A five month old puppy was found so badly malnourished that his bones had stopped growing and he couldn't move.

Hamilton SPCA says it is one of the worst cases of Carpal Flexural Deformity it has ever seen and was most likely caused from a being starved at a young age.

Hamilton SPCA centre manager Laura Vander Kley said staff were absolutely shocked when an SPCA inspector brought the mixed breed pup into the centre at the end of August after being picked up by the Waikato District Council's animal control.

Cricket's bones weren't growing correctly, his wrists were curled and buckled over and he was in extreme pain.

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The five-month-old pup was malnourished and couldn't stand due to his wrists being curled over when he was picked up by an SPCA inspector at the end of August. Photo / File
The five-month-old pup was malnourished and couldn't stand due to his wrists being curled over when he was picked up by an SPCA inspector at the end of August. Photo / File

"The first day he couldn't stand. He actually couldn't stand and I think that's because he had no nutrition on board. He was literally a walking skeleton. It was so incredibly upsetting for everyone that saw him."

Cricket weighed just 4.9kg when he arrived at the centre - just a third of what his weight should have been.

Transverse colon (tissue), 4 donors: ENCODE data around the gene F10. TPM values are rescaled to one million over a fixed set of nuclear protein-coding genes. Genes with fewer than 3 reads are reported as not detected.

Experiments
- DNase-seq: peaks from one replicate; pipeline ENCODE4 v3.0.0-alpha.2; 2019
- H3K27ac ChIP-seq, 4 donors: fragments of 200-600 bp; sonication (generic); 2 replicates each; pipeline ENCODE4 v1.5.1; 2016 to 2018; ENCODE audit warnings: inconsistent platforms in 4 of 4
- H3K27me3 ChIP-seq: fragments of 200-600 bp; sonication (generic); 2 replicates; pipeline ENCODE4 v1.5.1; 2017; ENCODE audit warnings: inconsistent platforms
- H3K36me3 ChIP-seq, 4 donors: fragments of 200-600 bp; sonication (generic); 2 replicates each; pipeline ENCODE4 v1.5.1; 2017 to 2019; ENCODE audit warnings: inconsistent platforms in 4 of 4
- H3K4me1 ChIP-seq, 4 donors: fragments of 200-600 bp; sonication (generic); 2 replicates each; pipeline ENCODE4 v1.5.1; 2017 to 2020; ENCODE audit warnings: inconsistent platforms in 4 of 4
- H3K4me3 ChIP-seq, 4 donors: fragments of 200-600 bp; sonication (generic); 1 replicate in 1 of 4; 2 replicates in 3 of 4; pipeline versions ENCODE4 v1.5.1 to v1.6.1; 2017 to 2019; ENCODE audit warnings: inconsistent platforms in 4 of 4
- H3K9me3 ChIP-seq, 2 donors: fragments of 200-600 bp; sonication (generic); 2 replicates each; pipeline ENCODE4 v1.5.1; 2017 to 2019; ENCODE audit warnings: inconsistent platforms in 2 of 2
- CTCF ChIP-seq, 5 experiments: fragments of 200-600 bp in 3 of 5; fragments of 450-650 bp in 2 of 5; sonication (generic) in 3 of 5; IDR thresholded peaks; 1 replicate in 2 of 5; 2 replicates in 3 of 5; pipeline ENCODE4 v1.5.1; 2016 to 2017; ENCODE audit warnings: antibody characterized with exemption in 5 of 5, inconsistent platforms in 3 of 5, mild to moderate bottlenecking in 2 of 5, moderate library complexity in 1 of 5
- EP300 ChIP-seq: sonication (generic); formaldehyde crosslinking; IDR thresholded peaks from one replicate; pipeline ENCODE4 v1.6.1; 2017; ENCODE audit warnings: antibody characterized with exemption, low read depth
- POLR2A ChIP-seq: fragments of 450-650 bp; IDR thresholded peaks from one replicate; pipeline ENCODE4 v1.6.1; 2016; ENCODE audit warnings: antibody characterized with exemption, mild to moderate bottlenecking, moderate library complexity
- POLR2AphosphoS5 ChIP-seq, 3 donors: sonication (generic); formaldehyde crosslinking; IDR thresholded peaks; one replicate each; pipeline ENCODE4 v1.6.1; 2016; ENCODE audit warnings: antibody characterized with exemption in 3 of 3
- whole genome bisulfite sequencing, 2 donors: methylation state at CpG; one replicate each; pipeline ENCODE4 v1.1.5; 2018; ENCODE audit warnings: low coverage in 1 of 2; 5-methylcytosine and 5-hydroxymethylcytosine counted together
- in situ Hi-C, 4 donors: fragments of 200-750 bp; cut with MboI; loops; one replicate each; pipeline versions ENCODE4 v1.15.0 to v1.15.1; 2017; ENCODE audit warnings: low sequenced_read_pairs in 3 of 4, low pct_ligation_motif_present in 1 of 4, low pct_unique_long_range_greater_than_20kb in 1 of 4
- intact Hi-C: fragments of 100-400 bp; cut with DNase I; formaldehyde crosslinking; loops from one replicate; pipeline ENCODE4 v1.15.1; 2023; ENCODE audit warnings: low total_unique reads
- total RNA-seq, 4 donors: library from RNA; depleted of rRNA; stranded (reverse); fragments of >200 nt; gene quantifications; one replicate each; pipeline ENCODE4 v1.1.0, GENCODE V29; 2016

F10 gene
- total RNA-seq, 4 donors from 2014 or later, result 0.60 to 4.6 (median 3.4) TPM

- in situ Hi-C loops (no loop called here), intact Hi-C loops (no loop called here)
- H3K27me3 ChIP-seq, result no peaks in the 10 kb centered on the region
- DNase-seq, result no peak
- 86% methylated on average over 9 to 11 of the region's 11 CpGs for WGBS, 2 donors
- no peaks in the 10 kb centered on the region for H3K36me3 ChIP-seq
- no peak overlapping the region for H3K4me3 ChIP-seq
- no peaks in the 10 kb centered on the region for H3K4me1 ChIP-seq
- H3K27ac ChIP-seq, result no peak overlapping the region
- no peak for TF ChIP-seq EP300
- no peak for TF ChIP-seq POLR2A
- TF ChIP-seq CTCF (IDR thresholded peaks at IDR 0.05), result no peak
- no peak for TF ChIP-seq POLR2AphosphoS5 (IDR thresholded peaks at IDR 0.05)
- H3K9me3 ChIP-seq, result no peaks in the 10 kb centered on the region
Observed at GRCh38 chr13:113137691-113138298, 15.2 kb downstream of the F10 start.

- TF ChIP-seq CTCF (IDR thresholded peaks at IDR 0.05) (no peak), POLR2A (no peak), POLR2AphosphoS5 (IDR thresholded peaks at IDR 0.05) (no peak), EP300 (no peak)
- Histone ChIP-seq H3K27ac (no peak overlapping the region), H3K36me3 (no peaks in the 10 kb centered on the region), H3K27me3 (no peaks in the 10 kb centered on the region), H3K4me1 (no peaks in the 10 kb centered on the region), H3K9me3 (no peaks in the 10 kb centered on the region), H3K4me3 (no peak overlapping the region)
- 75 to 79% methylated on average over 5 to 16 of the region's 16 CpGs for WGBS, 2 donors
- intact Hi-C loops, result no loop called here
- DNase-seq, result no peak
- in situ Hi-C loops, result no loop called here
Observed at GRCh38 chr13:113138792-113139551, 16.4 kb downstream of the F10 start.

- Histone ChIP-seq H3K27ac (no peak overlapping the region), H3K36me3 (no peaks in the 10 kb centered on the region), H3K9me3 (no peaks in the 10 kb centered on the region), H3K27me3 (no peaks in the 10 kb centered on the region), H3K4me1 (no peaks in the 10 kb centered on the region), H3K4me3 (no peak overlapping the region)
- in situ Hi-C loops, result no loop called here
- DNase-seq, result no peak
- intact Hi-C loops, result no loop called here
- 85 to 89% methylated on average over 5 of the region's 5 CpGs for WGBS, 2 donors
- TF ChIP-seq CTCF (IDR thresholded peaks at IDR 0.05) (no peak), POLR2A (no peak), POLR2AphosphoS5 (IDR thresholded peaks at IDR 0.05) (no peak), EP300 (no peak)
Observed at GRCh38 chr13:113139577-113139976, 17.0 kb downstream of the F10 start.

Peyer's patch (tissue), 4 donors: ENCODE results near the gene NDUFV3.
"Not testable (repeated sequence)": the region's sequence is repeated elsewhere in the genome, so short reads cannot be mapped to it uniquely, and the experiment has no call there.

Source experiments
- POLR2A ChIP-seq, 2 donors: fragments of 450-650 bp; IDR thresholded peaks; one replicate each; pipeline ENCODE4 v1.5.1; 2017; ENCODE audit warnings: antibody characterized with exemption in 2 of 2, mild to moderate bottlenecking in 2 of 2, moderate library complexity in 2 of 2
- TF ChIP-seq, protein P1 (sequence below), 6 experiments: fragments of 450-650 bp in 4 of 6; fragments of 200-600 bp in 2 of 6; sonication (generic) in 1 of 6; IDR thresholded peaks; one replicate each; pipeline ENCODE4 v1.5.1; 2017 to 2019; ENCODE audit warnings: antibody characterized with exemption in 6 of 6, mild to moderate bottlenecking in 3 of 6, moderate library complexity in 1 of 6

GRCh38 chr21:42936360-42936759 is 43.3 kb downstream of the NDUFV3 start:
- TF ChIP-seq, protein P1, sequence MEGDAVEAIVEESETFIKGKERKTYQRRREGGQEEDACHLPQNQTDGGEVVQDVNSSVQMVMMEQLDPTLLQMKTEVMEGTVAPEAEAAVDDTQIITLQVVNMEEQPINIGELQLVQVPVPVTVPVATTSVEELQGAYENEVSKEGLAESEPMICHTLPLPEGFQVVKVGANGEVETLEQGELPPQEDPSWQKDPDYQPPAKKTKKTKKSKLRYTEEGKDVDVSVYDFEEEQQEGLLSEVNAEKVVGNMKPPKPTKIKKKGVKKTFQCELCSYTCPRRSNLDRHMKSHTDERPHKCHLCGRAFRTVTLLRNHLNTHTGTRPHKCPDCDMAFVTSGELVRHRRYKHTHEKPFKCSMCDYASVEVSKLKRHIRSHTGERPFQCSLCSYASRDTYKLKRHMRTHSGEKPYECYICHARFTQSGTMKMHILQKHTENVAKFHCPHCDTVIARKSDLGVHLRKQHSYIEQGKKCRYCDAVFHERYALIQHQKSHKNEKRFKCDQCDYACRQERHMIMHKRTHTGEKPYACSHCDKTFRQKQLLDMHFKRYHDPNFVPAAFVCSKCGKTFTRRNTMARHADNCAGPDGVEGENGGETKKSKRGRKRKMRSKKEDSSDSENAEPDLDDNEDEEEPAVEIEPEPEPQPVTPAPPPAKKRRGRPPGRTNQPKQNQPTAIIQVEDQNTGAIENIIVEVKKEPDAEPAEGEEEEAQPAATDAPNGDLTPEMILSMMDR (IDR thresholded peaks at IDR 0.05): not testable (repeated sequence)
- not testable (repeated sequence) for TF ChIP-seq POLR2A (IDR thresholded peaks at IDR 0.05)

A few weeks after being treated at the SPCA Cricket was able to walk again and his now being fostered so he can continue to put on weight and regain strength in his legs.

He's now weighing 7.5kg and was continuing to regain weight and strength in his legs.

"He's starting to walk like a normal dog. it's amazing."

Cricket was malnourished, causing his bones to deform and his wrists to curl over. Photo / Supplied
Cricket was malnourished, causing his bones to deform and his wrists to curl over. Photo / Supplied

Vander Kley said unfortunately there would be no justice for Cricket as SPCA Inspectors and been unable to locate Cricket's owner. He was not microchipped.

"It was just such a shocking case that came through and he's such a cool dude and I feel like we are not going to be able to prosecute for him so we want to rally support in terms of that this is not okay that this kind of stuff happens. How could you possibly have an animal that looked like that."

Vander Kley said foster parents were so vital to the centre and helped provide a loving environment for the traumatised animals while they recovered.

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"It's really horrific for any animal lover including our foster parents to see an animal like this so to get there and be "I'm going to do something about it" is amazing.

Cricket still had a long road to recovery, but Vander Kley was hopeful the friendly pup would be ready for adoption within the next couple of months.